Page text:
The Endocannabinoid System

What is it and why does it matter?

Your body has many systems

How does Cannabis work? Can CBD help me? Is it magic?

How can one plant do so much for so many people?!?

The answer lies beneath your skin deep down in your nerves, and The Hemp Community would like to share about the part of your body that reacts to the cannabis plant and its many products.

It is not a coincidence that humans gravitate towards hemp and cannabis because they have been part of our species’ shared history for tens of thousands of years.

On this page we would like to try and explain a little bit of the science that makes cannabis work.

One of our aims at The Hemp Community is to raise awareness of the Endocannabinoid System and the opportunity that it represents for personal and public health; we hope you can find something beneficial in this post.

Your Endocannabinoid System is reading this with you

Believe it or not, each human being has a brain, and those brains are very busy experiencing and trying to manage every aspect of our lives; mood, appetite, movement, rest, sleep, growth, memory, emotion, and a whole range of physical senses that allow us to navigate this thing called life.

Your nervous system needs lots of ingredients to function at its best; ingredients like vitamins, minerals, hormones, enzymes, sugars, proteins, fats and of course cannabinoids.

The brain and nervous system use cannabinoids to keep themselves in balance.

Under normal circumstances your brain makes its own cannabinoids; Anandamide and 2AG.

Thanks to the cannabis plant, we can choose to top up our endocannabinoid systems with THC and CBD

What does the Endocannabinoid System do?

The Endocannabinoid System has many roles; as well as being the part of your nervous system that produces and recycles cannabinoids, your endocannabinoid system also actively regulates multiple other systems within your body to maintain homeostasis.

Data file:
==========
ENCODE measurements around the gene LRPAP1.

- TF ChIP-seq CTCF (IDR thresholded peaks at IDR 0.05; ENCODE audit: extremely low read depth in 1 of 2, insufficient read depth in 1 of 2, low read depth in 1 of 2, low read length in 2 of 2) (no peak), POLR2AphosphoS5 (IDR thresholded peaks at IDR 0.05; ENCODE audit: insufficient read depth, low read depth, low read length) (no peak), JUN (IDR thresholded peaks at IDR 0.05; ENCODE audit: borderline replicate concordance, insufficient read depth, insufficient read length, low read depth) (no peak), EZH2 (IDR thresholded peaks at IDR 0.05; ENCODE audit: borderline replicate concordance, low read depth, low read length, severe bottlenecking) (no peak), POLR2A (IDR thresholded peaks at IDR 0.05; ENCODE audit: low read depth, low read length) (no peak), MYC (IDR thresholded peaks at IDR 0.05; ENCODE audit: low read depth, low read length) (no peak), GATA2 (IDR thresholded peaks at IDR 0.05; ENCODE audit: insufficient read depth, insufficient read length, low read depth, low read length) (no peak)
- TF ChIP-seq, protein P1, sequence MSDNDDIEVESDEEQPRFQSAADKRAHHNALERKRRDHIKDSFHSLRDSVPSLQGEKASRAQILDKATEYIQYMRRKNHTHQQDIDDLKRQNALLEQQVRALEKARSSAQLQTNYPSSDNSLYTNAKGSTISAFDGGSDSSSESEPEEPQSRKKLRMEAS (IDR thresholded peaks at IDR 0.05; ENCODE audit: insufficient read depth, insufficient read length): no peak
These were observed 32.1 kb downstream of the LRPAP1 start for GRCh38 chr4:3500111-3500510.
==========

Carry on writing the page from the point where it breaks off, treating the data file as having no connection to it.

This means your endocannabinoids work hard to keep all the varied interlocking systems of your body and mind in balance

To simplify; the endocannbinoid system’s many roles can be summarised as the maintenance of a list of basic physiological functions;

Mood
Memory
Sleep
Appetite
Pain/Sensation
Inflammation
Affection

Our bodies send us signals about when to eat, when to sleep, when to fear and when to laugh. Every time something in our environment changes our endocannabinoid systems have to adapt and adjust. Over time our cannabinoids can get a little depleted and its ok to want to top them up. Some people can do this with diet and exercise and some people have interesting genetics that preclude them from endocannabinoid deficiency, but for the rest of us we have the option of using cannabis to support a healthy endocannabinoid system.

How Cannabis can Support The Endocannabinoid System

Cannabis is a species of plant; there are thousands of varieties of cannabis and all of them are unique.

Every strain of cannabis produces a wide range of chemicals many of which we call phytocannabinoids. Each variety of cannabis and hemp also produces aromatic compounds called terpenes that give them their characteristic smell and contribute to the effects and experience of cannabis.

Cannabis is complex…

There can be hundreds of cannabinoids and terpenes present in any full spectrum cannabis product, and we haven’t even mentioned other phyto-nutrients such as flavanoids!